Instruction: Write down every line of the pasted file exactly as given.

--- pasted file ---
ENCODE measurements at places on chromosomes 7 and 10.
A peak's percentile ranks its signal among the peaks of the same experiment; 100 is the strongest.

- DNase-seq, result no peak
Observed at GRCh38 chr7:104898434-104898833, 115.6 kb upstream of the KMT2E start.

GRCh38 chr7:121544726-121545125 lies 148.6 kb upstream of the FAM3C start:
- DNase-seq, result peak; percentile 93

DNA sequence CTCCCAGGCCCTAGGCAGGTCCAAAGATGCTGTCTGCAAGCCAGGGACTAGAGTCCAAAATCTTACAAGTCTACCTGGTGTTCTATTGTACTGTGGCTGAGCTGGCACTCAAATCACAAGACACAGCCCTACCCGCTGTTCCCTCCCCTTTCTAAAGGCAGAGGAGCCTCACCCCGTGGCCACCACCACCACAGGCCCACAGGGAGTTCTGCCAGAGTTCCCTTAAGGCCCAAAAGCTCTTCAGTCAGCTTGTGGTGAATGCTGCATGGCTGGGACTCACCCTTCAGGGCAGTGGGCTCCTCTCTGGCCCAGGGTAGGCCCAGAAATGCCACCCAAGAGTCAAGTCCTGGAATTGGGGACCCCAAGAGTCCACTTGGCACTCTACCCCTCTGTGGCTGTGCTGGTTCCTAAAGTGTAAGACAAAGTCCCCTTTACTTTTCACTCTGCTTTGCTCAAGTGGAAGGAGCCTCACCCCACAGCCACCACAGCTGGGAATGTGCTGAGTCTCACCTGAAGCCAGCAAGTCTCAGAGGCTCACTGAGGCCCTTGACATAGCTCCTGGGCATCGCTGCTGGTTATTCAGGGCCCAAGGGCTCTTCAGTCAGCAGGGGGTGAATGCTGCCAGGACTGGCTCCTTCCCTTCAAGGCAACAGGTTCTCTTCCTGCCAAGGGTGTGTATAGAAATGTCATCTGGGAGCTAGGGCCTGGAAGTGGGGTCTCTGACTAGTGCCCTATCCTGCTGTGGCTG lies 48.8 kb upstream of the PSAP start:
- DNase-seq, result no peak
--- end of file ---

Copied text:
ENCODE measurements at places on chromosomes 7 and 10.
A peak's percentile ranks its signal among the peaks of the same experiment; 100 is the strongest.

- DNase-seq, result no peak
Observed at GRCh38 chr7:104898434-104898833, 115.6 kb upstream of the KMT2E start.

GRCh38 chr7:121544726-121545125 lies 148.6 kb upstream of the FAM3C start:
- DNase-seq, result peak; percentile 93

DNA sequence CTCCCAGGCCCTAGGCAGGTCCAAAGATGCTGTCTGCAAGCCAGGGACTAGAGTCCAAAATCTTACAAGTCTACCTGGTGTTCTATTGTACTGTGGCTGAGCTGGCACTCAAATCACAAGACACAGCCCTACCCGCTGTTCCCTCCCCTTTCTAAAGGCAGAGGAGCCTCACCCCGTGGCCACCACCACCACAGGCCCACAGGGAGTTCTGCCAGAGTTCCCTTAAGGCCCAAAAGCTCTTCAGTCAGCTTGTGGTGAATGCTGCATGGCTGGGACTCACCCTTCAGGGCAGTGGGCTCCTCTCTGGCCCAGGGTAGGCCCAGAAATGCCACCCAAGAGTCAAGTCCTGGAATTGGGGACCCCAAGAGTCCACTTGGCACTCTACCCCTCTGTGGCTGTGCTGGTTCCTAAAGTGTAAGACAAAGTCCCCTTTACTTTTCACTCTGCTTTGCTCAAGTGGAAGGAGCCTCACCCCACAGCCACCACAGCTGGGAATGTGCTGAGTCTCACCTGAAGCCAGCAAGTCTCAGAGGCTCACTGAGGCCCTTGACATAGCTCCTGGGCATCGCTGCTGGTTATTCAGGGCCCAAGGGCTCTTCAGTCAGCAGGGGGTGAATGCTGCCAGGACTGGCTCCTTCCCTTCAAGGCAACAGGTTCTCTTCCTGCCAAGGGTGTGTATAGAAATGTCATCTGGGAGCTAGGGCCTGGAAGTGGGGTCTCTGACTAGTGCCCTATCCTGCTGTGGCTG lies 48.8 kb upstream of the PSAP start:
- DNase-seq, result no peak